And it’s her habit of lying and embellishing that gets her into trouble. As the book went on, I could see how Mata Hari’s actions and words led to her conviction as a spy. Michelle Moran neatly planted that stake in the ground, raising the tension until Mata Hari’s trial and execution. But I do wish that more time had been spent explaining the political tensions of the war, as the last third of the book went too quickly for me. I felt like I was missing some critical connection or plot thread. Which does make sense in a way, because Mata Hari was unable to hear much of the crucial evidence against her because it was classified. But I wish there had been some way for the author to make everything clearer to the reader.

Socialize with the author:

Michelle Moran:
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– leeanna

Waiting On Wednesday: The Enemies of Versailles by Sally Christie

waiting on wednesday

the enemies of versailles by sally christieThe Enemies of Versailles (The Mistresses of Versailles Trilogy #3) by Sally Christie
Release Date: September 13, 2016

In the final installment of Sally Christie’s “tantalizing” (New York Daily News) Mistresses of Versailles trilogy, Jeanne Becu, a woman of astounding beauty but humble birth, works her way from the grimy back streets of Paris to the palace of Versailles, where the aging King Louis XV has become a jaded and bitter old philanderer. Jeanne bursts into his life and, as the Comtesse du Barry, quickly becomes his official mistress.

“That beastly bourgeois Pompadour was one thing; a common prostitute quite another kettle of fish.”

After decades suffering the King’s endless stream of Royal Favorites, the princesses of the Court have reached a breaking point. Horrified that he would bring the lowborn Comtesse du Barry into the hallowed halls of Versailles, Louis XV’s daughters, led by the indomitable Madame Adelaide, vow eternal enmity and enlist the young dauphiness Marie Antoinette in their fight against the new mistress. But as tensions rise and the French Revolution draws closer, a prostitute in the palace soon becomes the least of the nobility’s concerns.

Told in Christie’s witty and engaging style, the final book in The Mistresses of Versailles trilogy will delight and entrance fans as it once again brings to life the sumptuous and cruel world of eighteenth century Versailles, and France as it approaches inevitable revolution.

I love the Mistresses of Versailles series! I’ve reviewed book one (THE SISTERS OF VERSAILLES) and book two (THE RIVALS OF VERSAILLES) two times each. There’s just something about the author’s writing that tugs me into Versailles. I’ve learned a ton about Louis XV, his court, and his mistresses, and while I’m sad the series is almost finished, I’m excited to see Comtesse du Barry’s story.

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Waiting on Wednesday is hosted by Breaking the Spine.

– leeanna

Book Review: Shiny Broken Pieces by Sona Charaipotra & Dhonielle Clayton

Book Review: Shiny Broken Pieces by Sona Charaipotra & Dhonielle ClaytonShiny Broken Pieces by Dhonielle Clayton, Sona Charaipotra
Series: Tiny Pretty Things #2
Published by HarperTeen on July 12, 2016
Genres: Contemporary, Diversity, Romance, Young Adult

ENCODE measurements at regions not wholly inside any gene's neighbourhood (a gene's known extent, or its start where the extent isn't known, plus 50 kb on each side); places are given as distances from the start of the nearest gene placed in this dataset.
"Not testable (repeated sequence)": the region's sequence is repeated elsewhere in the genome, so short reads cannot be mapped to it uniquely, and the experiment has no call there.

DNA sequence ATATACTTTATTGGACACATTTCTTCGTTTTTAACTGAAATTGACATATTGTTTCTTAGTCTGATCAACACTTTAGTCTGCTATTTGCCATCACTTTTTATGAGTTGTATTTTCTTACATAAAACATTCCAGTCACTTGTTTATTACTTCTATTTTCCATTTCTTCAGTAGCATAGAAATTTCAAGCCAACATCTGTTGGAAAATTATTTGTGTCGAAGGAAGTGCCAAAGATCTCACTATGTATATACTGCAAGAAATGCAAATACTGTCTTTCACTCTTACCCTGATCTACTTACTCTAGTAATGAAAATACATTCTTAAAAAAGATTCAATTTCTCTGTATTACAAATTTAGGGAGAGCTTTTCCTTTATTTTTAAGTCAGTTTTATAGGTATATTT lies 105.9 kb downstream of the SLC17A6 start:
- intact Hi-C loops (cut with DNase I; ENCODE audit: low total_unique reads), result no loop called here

Pages: 384
Format: eARC
Source: Edelweiss
Goodreads
5 Stars
June, Bette, and Gigi have given their all to dance at Manhattan’s most elite ballet school. Now they are competing one final time for a spot at the prestigious American Ballet Company. With the stakes higher than ever, these girls have everything to lose…and no one is playing nice.

June is starting to finally see herself as a prima ballerina. However, getting what she wants might cost her everything—including the only boy she’s ever loved. Legacy dancer Bette is determined to clear her name after she was suspended and accused of hurting her rival, Gigi. Even if she returns, though, will she ever regain the spotlight she craves? And Gigi is not going to let Bette—or the other dancers who bullied her—go unpunished. But as revenge consumes her, Gigi may be the one who pays the price.

After years of grueling auditions, torn ribbons, and broken hearts, it all comes down to this last dance. Who will make the cut? And who will lose her dream forever?

Book Review:

I loved TINY PRETTY THINGS last year. I read it twice before I reviewed it. I gushed about it. I couldn’t wait for the sequel.

SHINY BROKEN PIECES is just as good as TINY PRETTY THINGS. As with the first book, I read it twice and loved it each time. I read it twice because I sped through too quickly the first time to be able to write a coherent review.

First, I love me a good ballet book. You know how sometimes there’s no actual dancing in a ballet book? That’s so not the case here. Yep, there’s plenty of drama in SHINY BROKEN PIECES, but there’s also sooooo much dancing. The ballet this time is Swan Lake, and I greatly enjoyed watching everyone practice and perform.

Second, the characters. Bette, Gigi, and June are back. After last year’s accident, Bette’s been suspended from the school, because everyone suspects she pushed Gigi. But Bette isn’t going to sit in the shadows and give up quietly. I liked the mystery aspect of SHINY BROKEN PIECES, where Bette is trying to clear her name. The authors had me thinking this person or that did it; the big reveal had me going :O.

But back to the characters. Everyone is dealing with a lot. Gigi’s trying to recover from the accident, but is also drifting into mean girl territory. June is battling her eating disorder while figuring out what she wants in the future. The characters have grown and changed from the first book, and there’s something to like/dislike about each of them.